Tuesday, May 01, 2007

Garzón Hits The Nail On The Head

"We cannot have a never-ending chain of suspensions and illegalisations if there is no unanswerable evidence". With these words the judge Baltasar Garzón has responded to the pressures to ban the tiny Basque party Acción Nacionalista Vasca (ANV). The party, which has been in existence since 1930, has become the focus of attention because it has presented a comprehensive list of candidates in the Basque provinces for the municipal elections on May 27th. Given that the organisation has a very small membership, the suspicion is that it has lent its name as a cover to ETA's political wing Batasuna, whose attempts to present themselves at the election under a new name are almost certainly going to be rejected by the courts.

The problem, as I have pointed out before, is with the law that was used to make Batasuna illegal. Any other organisation that opposes that law, as they are entitled to do, also risks being made illegal if they present candidates for election to try and offer representation to that section of the electorate that supported Batasuna. The Partido Popular (PP) has, predictably, called for the ANV to be banned by the courts. The final decision does not rest with Garzón, although the failure of the police to find a direct link between ANV and ETA coupled with Garzón´s recommendation makes it difficult to see the party being banned.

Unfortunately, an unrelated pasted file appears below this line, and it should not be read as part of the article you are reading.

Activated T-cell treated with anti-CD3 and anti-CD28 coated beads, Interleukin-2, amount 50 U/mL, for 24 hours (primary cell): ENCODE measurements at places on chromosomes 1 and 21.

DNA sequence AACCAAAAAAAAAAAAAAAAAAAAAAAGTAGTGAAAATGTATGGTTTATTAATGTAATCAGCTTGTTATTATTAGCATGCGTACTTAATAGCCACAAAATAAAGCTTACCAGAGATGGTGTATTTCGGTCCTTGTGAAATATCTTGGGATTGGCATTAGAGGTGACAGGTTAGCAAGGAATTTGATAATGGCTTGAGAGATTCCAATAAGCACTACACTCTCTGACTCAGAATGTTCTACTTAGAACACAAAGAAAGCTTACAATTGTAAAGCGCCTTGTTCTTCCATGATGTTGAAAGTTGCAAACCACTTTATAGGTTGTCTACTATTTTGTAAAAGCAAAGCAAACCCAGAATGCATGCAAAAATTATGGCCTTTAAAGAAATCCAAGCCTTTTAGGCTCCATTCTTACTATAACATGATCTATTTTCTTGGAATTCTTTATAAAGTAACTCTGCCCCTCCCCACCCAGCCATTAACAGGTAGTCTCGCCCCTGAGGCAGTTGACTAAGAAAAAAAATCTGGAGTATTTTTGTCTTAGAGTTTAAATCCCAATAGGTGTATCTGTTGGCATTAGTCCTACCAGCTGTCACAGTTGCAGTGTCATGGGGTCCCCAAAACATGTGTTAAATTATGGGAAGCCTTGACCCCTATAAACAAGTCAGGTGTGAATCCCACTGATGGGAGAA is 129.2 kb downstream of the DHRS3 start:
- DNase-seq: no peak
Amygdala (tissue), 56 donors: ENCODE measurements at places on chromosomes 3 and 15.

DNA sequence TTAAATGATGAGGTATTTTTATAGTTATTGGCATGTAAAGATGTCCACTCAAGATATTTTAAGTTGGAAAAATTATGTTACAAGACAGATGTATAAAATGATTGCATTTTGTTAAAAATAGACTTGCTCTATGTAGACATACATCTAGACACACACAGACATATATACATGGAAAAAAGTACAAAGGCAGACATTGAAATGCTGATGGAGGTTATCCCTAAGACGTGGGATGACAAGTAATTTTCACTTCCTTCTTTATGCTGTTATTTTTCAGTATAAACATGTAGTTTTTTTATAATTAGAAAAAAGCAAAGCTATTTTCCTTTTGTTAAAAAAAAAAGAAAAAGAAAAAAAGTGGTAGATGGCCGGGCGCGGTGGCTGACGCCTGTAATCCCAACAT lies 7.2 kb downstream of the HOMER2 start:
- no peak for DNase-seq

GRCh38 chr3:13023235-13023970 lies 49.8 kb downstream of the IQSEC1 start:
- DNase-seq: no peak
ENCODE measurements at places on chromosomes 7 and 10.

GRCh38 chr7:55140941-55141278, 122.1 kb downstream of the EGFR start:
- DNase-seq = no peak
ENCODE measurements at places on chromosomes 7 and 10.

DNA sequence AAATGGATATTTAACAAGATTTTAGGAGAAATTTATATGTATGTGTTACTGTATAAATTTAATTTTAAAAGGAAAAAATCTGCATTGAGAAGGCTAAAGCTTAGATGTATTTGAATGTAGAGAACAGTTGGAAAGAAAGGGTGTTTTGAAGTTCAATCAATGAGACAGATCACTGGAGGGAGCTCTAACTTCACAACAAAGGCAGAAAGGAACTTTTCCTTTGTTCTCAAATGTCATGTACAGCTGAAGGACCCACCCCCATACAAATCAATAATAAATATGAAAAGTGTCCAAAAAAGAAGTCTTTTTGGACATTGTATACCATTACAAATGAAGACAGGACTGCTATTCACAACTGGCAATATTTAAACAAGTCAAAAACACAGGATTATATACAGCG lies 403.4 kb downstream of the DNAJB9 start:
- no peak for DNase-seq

Now it is fairly clear that ANV shares similar ideological principles with Batasuna, but that is not the same as saying the two organisations are identical. ANV's statutes explicitly rule out support for violence, and the fact that the party has existed as an independent entity during many years means that it cannot simply be regarded as a creation of ETA. The PP's attempts to portray any radical nationalist organisation as being an extension of ETA would lead to a situation where no legal expression of these political positions would be possible; something which would give ETA hardliners the excuse they barely need to continue using violent methods.

What seems likely to happen now is that a percentage of ANV's candidates will be challenged in the courts, those that have had some past connection to Batasuna. This in itself is an interpretation open to question as it seems to say that once someone has been a Batasuna candidate then they cannot stand for another party. The law and the interpretations made of it end up being almost entirely political. One thing is almost certain, if ANV is allowed to present candidates for the elections we will get a demonstration in Madrid called by one of the PP's satellite organisations, and immediately backed by the PP itself who are desperate to try and introduce the issue into the election campaign as another example of the supposed "surrender" to ETA. After all, it's been over a month since the last one.

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